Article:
“Fuel is definitely in the country but it’s in bond belonging to fuel traders. It only becomes available to us when we pay foreign currency.“In terms of the fuel supply, you will see that there has been a considerable improvement in the past few days owing to improved supply,” Mazambani said.
The bonded warehouses also supply fuel to Zambia and Democratic Republic of Congo (DRC).
Zimbabwe is currently a net importer due to a number of production companies that have shut down over the years.
Though the process of supplying fuel and distributing it, was very clear, observers have argued that the sector was captured by cartels, who were monopolising the buying and selling of the product and smuggling it out of the country where it fetches a higher purchase price.
Energy deputy minister Magna Mudyiwa said the country had enough stocks of the product.
The RBZ governor John Mangudya told the Daily News on Sunday that the fuel situation was going to improve after they have addressed some of the crucial issues that will enable the country to import more fuel.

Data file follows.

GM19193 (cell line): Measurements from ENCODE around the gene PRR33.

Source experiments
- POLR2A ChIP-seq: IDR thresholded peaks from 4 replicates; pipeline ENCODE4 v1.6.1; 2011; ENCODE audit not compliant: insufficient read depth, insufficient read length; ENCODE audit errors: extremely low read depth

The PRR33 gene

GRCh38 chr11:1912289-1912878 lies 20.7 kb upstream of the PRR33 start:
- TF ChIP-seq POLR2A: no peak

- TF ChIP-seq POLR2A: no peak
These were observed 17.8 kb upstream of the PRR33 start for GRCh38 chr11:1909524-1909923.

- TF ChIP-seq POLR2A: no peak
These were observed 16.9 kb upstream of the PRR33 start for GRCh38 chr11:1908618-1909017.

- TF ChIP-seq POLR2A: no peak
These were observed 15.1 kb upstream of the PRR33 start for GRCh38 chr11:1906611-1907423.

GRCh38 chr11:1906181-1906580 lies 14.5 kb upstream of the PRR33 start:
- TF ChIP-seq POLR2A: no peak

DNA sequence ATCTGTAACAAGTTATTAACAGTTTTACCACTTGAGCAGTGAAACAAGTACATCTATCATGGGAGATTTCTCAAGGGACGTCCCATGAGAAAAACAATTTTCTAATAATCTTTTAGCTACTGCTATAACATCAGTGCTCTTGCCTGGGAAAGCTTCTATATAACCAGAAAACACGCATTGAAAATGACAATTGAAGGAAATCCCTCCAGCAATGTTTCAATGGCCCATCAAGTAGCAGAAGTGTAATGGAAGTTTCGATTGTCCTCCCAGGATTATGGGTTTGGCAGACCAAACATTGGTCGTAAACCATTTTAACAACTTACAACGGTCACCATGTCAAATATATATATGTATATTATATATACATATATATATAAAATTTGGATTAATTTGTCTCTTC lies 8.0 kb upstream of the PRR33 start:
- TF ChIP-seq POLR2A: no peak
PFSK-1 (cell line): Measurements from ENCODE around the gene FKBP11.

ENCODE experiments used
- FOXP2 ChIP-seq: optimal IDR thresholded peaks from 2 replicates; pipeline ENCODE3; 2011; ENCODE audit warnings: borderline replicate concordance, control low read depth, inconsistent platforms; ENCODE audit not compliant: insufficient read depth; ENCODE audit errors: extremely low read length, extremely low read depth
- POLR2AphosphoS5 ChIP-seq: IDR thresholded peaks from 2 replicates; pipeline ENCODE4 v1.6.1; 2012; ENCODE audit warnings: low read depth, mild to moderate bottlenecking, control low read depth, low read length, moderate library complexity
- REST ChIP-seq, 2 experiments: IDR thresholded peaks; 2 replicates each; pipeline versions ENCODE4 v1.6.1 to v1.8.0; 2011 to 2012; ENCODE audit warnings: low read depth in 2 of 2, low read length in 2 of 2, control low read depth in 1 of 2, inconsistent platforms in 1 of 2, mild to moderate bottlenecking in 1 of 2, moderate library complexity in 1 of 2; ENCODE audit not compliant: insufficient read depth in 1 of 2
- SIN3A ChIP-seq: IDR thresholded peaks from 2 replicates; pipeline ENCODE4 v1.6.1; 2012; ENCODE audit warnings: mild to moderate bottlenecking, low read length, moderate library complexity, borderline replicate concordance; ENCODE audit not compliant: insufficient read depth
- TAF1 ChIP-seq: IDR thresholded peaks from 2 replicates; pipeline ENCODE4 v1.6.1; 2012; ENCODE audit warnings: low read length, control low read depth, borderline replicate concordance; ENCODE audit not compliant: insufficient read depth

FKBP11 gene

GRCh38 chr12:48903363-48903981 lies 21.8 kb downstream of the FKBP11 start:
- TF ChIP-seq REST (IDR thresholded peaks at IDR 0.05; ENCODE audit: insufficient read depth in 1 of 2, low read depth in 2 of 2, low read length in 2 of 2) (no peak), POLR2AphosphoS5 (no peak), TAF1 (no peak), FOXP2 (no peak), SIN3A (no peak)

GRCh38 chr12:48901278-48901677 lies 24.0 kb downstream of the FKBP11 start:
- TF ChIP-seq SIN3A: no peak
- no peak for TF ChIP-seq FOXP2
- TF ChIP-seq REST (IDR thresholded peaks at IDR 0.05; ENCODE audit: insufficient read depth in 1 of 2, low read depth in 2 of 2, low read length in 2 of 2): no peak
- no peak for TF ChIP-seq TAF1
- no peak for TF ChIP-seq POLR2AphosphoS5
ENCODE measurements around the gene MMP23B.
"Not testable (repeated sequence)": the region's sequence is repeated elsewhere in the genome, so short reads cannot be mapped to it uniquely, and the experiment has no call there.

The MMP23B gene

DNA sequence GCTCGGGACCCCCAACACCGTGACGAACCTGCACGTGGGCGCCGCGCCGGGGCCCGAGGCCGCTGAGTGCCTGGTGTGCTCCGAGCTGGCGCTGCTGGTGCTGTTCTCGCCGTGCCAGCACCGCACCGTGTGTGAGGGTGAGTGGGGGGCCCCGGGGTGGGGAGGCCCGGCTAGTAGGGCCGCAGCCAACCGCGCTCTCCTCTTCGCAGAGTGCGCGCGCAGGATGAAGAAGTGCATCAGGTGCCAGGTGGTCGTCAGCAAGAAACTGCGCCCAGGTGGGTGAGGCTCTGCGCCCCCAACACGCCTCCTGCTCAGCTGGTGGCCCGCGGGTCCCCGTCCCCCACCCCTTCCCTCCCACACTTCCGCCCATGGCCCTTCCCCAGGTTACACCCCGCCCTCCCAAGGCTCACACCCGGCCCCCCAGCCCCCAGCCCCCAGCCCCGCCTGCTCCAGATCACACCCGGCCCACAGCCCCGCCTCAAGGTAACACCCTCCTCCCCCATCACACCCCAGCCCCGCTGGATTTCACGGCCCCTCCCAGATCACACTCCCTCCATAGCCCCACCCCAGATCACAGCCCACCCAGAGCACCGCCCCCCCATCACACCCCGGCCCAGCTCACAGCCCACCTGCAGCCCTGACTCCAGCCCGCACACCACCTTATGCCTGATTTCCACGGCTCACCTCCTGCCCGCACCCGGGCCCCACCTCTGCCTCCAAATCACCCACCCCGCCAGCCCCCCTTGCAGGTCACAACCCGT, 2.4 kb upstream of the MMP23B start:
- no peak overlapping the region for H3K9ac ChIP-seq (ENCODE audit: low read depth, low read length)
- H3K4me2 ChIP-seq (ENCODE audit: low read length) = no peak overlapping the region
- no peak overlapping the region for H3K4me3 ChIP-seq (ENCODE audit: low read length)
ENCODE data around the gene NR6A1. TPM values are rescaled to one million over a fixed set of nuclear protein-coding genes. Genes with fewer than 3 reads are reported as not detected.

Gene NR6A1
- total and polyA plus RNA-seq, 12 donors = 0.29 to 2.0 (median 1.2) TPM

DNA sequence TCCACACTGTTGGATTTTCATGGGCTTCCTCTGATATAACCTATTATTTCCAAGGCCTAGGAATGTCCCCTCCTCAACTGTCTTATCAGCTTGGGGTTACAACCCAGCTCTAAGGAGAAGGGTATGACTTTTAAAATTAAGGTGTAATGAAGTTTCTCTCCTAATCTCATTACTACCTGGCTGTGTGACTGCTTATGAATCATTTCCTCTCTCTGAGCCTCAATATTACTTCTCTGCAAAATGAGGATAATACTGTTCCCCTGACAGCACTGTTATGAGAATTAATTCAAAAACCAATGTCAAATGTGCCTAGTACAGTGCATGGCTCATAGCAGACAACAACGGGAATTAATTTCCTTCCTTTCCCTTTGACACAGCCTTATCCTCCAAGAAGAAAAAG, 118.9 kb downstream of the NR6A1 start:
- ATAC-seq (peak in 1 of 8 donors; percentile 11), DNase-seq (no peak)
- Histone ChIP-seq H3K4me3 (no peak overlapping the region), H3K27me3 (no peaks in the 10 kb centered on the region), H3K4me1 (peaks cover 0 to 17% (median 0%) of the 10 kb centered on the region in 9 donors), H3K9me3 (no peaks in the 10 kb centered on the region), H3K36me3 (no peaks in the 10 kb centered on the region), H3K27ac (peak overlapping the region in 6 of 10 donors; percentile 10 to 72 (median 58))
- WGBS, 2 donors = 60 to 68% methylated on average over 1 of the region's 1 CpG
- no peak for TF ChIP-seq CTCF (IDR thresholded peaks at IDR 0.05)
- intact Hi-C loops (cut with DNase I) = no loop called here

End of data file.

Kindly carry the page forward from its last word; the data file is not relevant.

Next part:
RBZ has been allocating foreign currency through L Cs to local companies for the settlement of their foreign debts including the importation of various products.
However, in a bid to improve the supplies and deal with fuel smuggling, the Reserve Bank of Zimbabwe (RBZ) last week instructed Zera to register all fuel service stations that had free funds to import fuel and sell the product in foreign currency.
However, Mangudya defended the licensing of the service stations to sale fuel in foreign currency, arguing that it would actually lessen the burden on the fiscus.
“The advantage is that we cut the import bill which is $500 million per month. Forty percent of which has been going to the fuel imports will go to the interbank.
Fuel was being sold in foreign currency at some undesignated service stations at a price between US$1,25 and US$1,50 per litre.